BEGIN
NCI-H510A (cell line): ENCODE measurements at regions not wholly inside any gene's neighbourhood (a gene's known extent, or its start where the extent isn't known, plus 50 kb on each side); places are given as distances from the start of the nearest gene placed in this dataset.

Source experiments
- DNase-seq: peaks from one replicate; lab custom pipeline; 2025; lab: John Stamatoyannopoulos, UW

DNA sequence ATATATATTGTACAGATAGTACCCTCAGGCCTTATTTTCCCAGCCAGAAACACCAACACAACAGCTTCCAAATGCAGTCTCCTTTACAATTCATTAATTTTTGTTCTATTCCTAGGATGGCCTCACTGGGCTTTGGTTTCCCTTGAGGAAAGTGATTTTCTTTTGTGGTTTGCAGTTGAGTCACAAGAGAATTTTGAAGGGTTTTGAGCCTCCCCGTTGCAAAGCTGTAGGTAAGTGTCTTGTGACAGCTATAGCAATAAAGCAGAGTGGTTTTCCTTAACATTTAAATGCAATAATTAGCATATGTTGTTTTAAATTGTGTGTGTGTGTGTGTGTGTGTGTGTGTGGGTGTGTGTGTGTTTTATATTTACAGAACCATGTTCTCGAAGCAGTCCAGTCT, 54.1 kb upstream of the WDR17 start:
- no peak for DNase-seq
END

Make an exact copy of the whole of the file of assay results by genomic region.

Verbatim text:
NCI-H510A (cell line): ENCODE measurements at regions not wholly inside any gene's neighbourhood (a gene's known extent, or its start where the extent isn't known, plus 50 kb on each side); places are given as distances from the start of the nearest gene placed in this dataset.

Source experiments
- DNase-seq: peaks from one replicate; lab custom pipeline; 2025; lab: John Stamatoyannopoulos, UW

DNA sequence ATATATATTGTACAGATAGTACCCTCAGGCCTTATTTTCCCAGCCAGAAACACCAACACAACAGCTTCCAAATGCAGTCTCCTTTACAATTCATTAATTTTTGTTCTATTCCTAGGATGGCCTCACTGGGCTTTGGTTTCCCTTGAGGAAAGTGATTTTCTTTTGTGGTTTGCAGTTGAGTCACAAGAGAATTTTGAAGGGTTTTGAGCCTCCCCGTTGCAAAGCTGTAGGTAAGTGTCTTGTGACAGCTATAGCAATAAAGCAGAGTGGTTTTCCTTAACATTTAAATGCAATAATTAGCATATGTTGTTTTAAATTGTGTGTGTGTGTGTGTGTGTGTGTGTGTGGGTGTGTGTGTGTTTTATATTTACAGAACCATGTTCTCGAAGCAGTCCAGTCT, 54.1 kb upstream of the WDR17 start:
- no peak for DNase-seq